14 Mar Most Baby Boomers Still Not Receiving Recommended Hepatitis C Testing
MedicalResearch.com Interview with:
Stacey Fedewa, Ph.D.
Strategic Director, Risk Factors & Screening Surveillance
American Cancer Society
Atlanta GA 30303-1002
MedicalResearch.com: What is the background for this study? What are the main findings?
Response: About 3.5 million people in the US are chronically infected with Hepatitis C, the majority are unaware of their infection despite the availability of treatments that may reduce the risk of HCV-related diseases such as liver cancer. About 80% of those with the infection are baby-boomers (people born between 1945-1965). To help reduce growing burden of these HCV-associated diseases, the U.S. Preventive Services Task Force (USPSTF) recommended one-time HCV testing for baby-boomers in 2013.
We examined nationwide data between 2013-2015 to see if HCV testing in baby-boomers has increased since the USPSTF recommendation. We found that only about 14% of baby-boomers had ever been tested in 2015, which represented a very small increase from 2013 where testing prevalence was about 12%. In 2015, we estimated that there were about 76.2 million baby boomers and only 10.5 reported ever receiving HCV testing.
MedicalResearch.com: What should readers take away from your report?
Response: HCV testing among baby-boomers is not very common.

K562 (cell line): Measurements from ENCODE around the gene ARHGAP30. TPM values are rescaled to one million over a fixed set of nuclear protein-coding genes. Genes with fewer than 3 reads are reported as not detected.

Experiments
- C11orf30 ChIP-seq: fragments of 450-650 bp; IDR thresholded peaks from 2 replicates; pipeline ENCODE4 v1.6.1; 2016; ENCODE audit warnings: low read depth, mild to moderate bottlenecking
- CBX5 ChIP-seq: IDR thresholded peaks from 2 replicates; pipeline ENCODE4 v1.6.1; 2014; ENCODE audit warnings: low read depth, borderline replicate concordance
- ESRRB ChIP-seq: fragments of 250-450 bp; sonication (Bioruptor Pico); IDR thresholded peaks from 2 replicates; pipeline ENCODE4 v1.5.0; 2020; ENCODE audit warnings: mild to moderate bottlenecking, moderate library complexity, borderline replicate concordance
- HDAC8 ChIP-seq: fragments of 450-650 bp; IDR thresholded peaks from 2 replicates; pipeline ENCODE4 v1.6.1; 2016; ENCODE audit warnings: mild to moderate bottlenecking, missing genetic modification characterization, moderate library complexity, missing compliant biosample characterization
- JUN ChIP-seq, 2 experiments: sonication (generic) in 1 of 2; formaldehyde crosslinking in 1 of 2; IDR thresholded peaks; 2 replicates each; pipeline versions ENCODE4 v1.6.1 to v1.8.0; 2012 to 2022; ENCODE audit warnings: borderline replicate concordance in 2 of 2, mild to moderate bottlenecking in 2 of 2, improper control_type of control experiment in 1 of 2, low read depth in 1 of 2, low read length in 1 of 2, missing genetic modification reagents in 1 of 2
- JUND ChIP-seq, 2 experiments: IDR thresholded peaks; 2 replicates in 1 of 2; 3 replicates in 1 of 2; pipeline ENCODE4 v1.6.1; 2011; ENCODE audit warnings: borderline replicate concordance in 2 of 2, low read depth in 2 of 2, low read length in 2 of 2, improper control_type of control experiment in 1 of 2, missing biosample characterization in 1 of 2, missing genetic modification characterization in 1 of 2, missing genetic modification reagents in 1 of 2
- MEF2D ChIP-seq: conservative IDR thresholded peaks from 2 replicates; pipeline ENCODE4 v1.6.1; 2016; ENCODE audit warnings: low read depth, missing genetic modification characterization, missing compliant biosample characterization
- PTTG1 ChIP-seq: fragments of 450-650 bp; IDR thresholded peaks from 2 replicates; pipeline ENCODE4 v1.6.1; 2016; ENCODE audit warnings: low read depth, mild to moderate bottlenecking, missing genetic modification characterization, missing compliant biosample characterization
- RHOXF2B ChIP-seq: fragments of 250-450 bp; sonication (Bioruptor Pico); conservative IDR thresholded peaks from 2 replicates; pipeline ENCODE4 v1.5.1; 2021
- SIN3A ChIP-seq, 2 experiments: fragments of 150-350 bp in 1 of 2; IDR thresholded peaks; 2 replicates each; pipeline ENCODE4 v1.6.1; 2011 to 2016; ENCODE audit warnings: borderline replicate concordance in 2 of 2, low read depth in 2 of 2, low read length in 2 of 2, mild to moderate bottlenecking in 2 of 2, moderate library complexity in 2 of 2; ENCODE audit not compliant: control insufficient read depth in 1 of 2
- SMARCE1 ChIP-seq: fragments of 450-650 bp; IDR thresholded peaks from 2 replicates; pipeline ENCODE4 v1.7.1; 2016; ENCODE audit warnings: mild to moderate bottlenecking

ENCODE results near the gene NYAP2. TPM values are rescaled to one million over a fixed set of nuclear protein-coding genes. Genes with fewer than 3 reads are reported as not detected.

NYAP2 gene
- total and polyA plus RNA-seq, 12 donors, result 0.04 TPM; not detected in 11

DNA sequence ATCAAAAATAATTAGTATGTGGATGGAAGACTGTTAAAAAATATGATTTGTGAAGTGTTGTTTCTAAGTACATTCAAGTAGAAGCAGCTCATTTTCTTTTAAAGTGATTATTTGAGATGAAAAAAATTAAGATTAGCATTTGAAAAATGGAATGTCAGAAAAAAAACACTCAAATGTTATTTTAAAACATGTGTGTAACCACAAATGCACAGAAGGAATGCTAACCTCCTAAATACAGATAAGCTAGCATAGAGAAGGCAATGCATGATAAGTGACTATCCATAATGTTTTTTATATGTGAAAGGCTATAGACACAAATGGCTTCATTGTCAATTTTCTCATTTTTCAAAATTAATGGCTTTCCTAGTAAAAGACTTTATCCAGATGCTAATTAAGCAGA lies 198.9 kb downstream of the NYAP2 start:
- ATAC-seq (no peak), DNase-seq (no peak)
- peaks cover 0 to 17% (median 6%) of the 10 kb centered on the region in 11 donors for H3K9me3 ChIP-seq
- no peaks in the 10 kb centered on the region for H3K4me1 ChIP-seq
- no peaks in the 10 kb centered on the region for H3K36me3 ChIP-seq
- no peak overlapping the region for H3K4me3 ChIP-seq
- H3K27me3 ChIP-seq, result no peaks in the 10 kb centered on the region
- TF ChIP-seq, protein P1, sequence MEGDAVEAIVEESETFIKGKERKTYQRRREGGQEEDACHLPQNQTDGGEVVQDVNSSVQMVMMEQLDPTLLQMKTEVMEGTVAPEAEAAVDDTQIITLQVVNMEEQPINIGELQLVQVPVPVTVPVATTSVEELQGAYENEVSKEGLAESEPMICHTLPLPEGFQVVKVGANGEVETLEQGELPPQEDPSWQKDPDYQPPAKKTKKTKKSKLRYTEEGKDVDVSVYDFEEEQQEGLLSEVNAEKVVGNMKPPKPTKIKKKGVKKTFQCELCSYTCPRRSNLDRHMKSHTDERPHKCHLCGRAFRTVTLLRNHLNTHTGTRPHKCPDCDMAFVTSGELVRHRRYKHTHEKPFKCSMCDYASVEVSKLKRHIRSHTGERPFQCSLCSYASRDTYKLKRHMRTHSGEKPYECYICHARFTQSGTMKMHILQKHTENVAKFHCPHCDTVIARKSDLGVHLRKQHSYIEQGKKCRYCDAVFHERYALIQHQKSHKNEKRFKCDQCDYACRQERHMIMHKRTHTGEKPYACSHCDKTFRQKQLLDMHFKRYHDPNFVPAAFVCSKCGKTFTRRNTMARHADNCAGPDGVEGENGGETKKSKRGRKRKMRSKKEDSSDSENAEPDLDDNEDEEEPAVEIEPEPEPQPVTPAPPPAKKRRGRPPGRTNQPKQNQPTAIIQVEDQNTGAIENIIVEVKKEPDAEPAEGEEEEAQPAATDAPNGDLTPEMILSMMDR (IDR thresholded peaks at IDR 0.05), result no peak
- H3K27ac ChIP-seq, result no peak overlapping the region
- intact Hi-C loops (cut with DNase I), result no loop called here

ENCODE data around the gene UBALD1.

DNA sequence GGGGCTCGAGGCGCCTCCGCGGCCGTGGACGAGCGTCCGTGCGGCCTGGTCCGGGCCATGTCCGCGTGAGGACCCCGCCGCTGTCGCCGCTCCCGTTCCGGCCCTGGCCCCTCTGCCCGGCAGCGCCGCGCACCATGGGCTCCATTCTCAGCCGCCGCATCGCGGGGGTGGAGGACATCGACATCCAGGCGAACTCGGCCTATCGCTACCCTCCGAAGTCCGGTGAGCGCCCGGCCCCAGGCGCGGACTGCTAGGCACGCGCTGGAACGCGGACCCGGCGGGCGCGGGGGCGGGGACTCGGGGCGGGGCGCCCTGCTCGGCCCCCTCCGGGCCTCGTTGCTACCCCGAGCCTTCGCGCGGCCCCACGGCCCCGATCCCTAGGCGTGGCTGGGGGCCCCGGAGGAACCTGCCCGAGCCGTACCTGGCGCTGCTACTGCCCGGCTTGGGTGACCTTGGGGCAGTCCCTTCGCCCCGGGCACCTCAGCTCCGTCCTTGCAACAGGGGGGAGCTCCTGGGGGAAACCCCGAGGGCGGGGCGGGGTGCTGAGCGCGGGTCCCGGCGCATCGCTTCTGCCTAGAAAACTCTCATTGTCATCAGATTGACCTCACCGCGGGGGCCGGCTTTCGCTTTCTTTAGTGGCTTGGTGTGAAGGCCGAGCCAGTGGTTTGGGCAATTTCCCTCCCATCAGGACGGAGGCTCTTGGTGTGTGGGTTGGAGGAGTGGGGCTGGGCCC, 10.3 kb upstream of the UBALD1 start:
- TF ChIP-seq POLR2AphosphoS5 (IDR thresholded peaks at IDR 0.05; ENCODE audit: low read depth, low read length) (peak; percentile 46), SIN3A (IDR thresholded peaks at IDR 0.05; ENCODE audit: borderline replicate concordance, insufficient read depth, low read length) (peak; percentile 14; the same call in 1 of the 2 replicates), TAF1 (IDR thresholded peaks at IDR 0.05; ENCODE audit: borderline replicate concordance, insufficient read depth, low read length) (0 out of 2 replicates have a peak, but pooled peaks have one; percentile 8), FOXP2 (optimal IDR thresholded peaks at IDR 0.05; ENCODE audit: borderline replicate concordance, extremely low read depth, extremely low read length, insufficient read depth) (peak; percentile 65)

MedicalResearch.com: What recommendations do you have for future research as a result of this study?
Response: Continued surveillance of HCV testing is important to see if HCV testing prevalence remains stable or increases. Additionally, research on how best to implement HCV testing is needed.
MedicalResearch.com: Is there anything else you would like to add?
Response: I’ve been asked by other reporters why the American Cancer Society cares about HCV testing. One reason is that the incidence of a lot of cancers has decreased in recent years, but incidence and death rates for some cancers is increasing-liver cancer is one of them. According to the 2017 ACS Facts and Figures, liver cancer incidence has increased by 4% per year between 2004 and 2013 and death rates have increased by 3% per year since 2000.
MedicalResearch.com: Thank you for your contribution to the MedicalResearch.com community.
Ahmedin Jemal, DVM, PhD, Stacey A. Fedewa, PhD
Surveillance and Health Services Research, American Cancer Society, Atlanta, Georgia
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